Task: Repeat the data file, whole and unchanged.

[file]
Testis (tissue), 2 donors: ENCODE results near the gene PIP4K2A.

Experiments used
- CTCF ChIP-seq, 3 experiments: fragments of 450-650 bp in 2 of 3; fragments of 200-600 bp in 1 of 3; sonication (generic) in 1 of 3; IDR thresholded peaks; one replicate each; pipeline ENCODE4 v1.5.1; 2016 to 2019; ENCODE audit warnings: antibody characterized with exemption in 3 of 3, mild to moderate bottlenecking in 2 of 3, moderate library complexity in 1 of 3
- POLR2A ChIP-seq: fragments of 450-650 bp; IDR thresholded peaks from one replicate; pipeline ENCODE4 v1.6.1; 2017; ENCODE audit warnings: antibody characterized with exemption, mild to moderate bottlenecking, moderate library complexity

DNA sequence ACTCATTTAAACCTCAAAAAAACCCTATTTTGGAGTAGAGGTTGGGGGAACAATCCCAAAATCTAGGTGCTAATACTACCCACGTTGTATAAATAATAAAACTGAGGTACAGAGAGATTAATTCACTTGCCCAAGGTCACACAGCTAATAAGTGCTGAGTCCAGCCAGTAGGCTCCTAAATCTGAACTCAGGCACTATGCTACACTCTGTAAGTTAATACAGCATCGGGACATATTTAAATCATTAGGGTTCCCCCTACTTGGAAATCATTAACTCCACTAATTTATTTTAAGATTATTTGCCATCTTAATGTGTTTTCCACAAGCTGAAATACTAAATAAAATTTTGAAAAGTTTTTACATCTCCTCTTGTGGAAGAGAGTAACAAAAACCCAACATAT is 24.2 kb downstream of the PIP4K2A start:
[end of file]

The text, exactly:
Testis (tissue), 2 donors: ENCODE results near the gene PIP4K2A.

Experiments used
- CTCF ChIP-seq, 3 experiments: fragments of 450-650 bp in 2 of 3; fragments of 200-600 bp in 1 of 3; sonication (generic) in 1 of 3; IDR thresholded peaks; one replicate each; pipeline ENCODE4 v1.5.1; 2016 to 2019; ENCODE audit warnings: antibody characterized with exemption in 3 of 3, mild to moderate bottlenecking in 2 of 3, moderate library complexity in 1 of 3
- POLR2A ChIP-seq: fragments of 450-650 bp; IDR thresholded peaks from one replicate; pipeline ENCODE4 v1.6.1; 2017; ENCODE audit warnings: antibody characterized with exemption, mild to moderate bottlenecking, moderate library complexity

DNA sequence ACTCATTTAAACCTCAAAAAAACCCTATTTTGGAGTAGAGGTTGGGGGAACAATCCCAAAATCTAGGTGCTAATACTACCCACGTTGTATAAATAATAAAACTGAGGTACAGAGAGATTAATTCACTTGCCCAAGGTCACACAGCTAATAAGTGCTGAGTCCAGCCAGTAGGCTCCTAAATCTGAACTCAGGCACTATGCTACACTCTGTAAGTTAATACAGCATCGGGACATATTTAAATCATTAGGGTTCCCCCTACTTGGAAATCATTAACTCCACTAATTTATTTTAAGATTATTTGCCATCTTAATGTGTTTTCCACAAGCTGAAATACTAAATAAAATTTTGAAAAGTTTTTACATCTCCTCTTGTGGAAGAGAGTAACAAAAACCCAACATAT is 24.2 kb downstream of the PIP4K2A start: